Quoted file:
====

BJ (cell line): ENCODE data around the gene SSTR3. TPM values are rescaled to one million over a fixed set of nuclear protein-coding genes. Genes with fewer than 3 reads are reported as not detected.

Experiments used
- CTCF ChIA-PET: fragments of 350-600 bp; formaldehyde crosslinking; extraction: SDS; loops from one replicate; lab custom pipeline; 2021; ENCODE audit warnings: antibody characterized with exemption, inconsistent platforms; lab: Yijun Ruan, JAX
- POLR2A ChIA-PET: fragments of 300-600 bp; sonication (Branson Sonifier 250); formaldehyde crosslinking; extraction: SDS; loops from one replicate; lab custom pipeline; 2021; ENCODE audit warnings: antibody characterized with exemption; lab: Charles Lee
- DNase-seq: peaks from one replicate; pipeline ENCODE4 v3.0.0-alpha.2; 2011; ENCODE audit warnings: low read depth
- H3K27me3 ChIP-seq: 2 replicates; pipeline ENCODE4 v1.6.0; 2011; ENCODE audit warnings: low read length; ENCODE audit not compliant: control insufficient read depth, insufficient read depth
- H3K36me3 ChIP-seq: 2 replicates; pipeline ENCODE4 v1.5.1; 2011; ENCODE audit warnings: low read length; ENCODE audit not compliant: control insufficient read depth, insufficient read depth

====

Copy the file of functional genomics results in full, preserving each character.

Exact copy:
BJ (cell line): ENCODE data around the gene SSTR3. TPM values are rescaled to one million over a fixed set of nuclear protein-coding genes. Genes with fewer than 3 reads are reported as not detected.

Experiments used
- CTCF ChIA-PET: fragments of 350-600 bp; formaldehyde crosslinking; extraction: SDS; loops from one replicate; lab custom pipeline; 2021; ENCODE audit warnings: antibody characterized with exemption, inconsistent platforms; lab: Yijun Ruan, JAX
- POLR2A ChIA-PET: fragments of 300-600 bp; sonication (Branson Sonifier 250); formaldehyde crosslinking; extraction: SDS; loops from one replicate; lab custom pipeline; 2021; ENCODE audit warnings: antibody characterized with exemption; lab: Charles Lee
- DNase-seq: peaks from one replicate; pipeline ENCODE4 v3.0.0-alpha.2; 2011; ENCODE audit warnings: low read depth
- H3K27me3 ChIP-seq: 2 replicates; pipeline ENCODE4 v1.6.0; 2011; ENCODE audit warnings: low read length; ENCODE audit not compliant: control insufficient read depth, insufficient read depth
- H3K36me3 ChIP-seq: 2 replicates; pipeline ENCODE4 v1.5.1; 2011; ENCODE audit warnings: low read length; ENCODE audit not compliant: control insufficient read depth, insufficient read depth